Altmetrics are a kind of non-academic 'cousin' to bibliometrics. That's not to say that they are any less important though. Instead, they have a unique purpose. They should be considered a useful addition to bibliometrics, as opposed to a replacement.
Altmetrics show you how research has been covered by the mainstream press, discussed on blogs and distributed via social media across the world. Perhaps more importantly, altmetrics can also show how research has been adopted by industry and influenced policy. This can provide a fascinating insight into how research has made it's way out of the academic realm and entered the real world.
While reading this page, it's worth remembering that the term 'altmetrics' kind of under-sells what they can do. While they can indeed tell you metrics about, for example, how many times a research article has been written about in the press, they also give qualitative details of exactly which media outlets have covered the article or who has tweeted about it etc.
To get a flavor of how this works, you may like to take a look at the top 100 Altmetrics articles.
Who are the main providers of altmetrics?
There are two main providers of altmetrics. Slightly confusingly, a company who is actually called Altmetrics and also another company called Plum Analytics. While they offer similar functionality, Altmetrics provides an overall 'score' of attention. As discussed below, some caution should be taken when using this overall score.
How can I look up the altmetrics for an article?
Publishers websites -
Probably the easiest way is to look at the article or book record on the publisher's website. Different publishers use different altmetric providers (ie. Altmetrics or PlumX), but you're essentially looking for one of the icons shown above. You can then click on 'plum print' or Altmetric's 'donut' icon to get specific details about exactly which news stories have mentioned the article, who has shared it on twitter etc.
Article databases -
Altmetrics (PlumX) are also shown in the search results in Discovery and on Scopus. Again, your essentially looking for one of the two icons shown above. You can then click on 'plum print' or Altmetric's 'donut' icon to get specific details about exactly which news stories have mentioned the article, who has shared it on twitter etc.
Bookmark tool -
If you want to go into a little more depth, Altmetrics offers a 'bookmark' tool that you can install. This only takes a few seconds -
- Go to the bookmarklet page, then scroll down until you see a blue 'Altmetric it!' button.
- Then drag-and-drop it onto your browser toolbar. This adds a small button to your browser (see icon circled in red above).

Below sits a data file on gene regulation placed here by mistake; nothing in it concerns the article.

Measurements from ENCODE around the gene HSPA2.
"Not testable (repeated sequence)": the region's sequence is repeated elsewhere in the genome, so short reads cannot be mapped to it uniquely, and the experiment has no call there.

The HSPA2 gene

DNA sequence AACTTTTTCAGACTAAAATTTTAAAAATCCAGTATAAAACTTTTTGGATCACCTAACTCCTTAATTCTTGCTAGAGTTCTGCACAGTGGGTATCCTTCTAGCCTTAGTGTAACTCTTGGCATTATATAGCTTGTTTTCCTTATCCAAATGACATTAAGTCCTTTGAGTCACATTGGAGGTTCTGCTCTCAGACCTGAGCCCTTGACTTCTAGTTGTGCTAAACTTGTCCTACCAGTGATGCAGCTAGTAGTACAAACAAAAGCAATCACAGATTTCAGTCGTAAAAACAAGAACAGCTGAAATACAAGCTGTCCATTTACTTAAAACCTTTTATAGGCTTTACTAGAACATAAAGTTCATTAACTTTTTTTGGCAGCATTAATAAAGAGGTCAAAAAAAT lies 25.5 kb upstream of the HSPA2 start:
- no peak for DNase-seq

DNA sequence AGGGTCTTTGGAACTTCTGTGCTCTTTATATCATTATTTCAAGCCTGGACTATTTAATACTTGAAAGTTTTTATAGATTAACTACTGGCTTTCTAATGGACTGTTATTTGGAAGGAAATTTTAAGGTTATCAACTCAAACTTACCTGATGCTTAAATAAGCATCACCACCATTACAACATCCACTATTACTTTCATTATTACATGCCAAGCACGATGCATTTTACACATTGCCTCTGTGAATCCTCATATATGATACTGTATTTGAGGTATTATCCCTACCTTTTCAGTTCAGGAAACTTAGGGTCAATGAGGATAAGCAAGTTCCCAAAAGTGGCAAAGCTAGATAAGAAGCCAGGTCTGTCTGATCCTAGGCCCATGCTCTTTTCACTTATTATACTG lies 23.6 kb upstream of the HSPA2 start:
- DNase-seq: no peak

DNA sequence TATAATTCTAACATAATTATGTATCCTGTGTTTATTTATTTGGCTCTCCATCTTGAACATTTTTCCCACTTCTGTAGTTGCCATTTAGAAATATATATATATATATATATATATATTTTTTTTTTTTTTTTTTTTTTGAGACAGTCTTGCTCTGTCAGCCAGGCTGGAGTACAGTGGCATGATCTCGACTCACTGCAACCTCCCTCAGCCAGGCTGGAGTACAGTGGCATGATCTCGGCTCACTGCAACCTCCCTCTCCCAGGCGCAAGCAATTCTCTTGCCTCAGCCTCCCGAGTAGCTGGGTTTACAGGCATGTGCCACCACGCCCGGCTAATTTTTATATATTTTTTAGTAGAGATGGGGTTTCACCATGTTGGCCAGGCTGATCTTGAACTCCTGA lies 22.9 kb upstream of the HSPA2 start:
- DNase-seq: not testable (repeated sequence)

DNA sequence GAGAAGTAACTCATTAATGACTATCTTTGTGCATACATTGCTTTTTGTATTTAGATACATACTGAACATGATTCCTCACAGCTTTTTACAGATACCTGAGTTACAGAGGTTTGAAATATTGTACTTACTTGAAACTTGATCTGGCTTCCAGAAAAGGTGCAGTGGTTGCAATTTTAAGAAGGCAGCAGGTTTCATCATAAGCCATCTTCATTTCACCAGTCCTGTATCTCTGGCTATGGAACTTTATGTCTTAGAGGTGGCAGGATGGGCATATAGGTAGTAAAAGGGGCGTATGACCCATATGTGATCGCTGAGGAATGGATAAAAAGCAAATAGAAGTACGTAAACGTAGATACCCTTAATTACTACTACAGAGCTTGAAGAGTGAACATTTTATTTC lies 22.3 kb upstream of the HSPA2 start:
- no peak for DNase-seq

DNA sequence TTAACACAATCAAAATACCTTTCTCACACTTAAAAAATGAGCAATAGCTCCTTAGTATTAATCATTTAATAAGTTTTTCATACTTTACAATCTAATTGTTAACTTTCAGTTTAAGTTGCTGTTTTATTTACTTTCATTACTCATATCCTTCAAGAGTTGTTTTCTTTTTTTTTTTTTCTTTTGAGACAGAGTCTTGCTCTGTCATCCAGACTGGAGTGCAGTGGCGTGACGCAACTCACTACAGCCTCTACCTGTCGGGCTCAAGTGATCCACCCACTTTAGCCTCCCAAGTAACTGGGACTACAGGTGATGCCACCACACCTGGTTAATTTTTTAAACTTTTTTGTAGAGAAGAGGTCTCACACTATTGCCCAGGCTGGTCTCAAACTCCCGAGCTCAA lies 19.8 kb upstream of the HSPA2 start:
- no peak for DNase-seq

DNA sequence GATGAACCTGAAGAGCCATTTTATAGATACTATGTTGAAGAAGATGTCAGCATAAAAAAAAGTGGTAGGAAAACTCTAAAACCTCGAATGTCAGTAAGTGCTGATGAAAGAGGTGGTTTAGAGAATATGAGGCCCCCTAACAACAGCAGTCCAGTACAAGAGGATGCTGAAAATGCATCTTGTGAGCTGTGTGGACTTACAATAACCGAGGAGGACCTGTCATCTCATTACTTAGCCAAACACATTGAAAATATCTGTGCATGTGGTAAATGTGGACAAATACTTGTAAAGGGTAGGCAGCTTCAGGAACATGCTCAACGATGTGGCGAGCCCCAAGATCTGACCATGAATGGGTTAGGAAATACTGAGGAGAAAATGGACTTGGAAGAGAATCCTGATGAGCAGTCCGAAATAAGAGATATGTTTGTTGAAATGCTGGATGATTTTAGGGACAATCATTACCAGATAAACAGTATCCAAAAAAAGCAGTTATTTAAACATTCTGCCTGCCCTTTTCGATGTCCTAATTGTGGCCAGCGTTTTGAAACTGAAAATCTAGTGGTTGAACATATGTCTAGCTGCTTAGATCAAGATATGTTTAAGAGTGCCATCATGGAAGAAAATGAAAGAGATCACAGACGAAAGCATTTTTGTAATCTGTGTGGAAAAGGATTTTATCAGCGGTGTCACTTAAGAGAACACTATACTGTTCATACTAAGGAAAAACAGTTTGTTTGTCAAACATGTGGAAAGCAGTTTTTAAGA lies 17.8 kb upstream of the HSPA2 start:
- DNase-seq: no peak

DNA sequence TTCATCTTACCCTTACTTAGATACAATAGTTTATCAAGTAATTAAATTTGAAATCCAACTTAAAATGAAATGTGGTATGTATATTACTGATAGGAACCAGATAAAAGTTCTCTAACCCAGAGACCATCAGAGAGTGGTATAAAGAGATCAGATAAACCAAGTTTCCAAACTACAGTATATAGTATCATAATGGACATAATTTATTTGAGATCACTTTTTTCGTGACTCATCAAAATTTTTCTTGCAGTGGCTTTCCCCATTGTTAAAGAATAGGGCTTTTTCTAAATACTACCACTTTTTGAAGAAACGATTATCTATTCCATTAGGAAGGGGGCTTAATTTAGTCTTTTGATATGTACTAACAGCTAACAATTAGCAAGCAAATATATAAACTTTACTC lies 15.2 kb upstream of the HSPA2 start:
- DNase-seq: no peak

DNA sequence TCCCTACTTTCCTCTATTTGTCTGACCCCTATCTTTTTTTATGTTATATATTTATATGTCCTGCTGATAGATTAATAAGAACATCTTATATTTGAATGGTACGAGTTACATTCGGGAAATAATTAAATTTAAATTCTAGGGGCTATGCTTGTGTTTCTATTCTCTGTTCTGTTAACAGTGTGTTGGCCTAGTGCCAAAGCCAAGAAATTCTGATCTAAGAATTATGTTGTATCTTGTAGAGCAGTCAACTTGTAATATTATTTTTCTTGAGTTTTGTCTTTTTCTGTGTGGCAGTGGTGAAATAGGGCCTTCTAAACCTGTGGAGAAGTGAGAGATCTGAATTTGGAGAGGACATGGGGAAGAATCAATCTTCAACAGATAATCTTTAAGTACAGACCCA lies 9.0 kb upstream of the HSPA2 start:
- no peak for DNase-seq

- Then go to the web page containing an article that your interested in.
- Click the bookmarklet buttton on your browser. A little coloured donut will appear in the top-right which gives you the altmetrics (see above). You can then click on it to get specific details about exactly which news stories have mentioned the article, who has shared it on twitter etc.
How can I look up the altmetrics for a group of articles?
Individual academics and students don't have the ability to be able to look up this themselves at the moment. However, the Library does have the facility to do this on request. If you'd like to know more, please contact firstname.lastname@example.org
How can I use altmetrics to look up policy and patent influence?
When looking at which research has made a tangible difference in the real world, two indicators are how it's affected policy and patents.
If you're using Altmetrics, if you can click on the coloured 'donut' icon you'll be taken through to a screen that looks similar to above. You can then click on the Policy Documents or Patents tabs to see this information.
if you're using PlumX metrics, then click on the coloured 'plum print' icon, then look under the Citations area.
What should I be careful with when dealing with altmetrics?
Although altmetrics are useful, they should be treated with some caution. They are essentially a measure of the amount of 'attention' being paid to a piece of research. However, they do not show whether this attention is positive or negative. For example, an article could be mentioned many times on twitter because it is bad! So when interpreting altmetrics, you need to explore beneath what the numbers actually mean.
Where can I get further help?
Please contact the Research Outputs team on email@example.com Or if you are interested in research impact, then please contact the University's Research Impact Officer, Dee Summers - firstname.lastname@example.org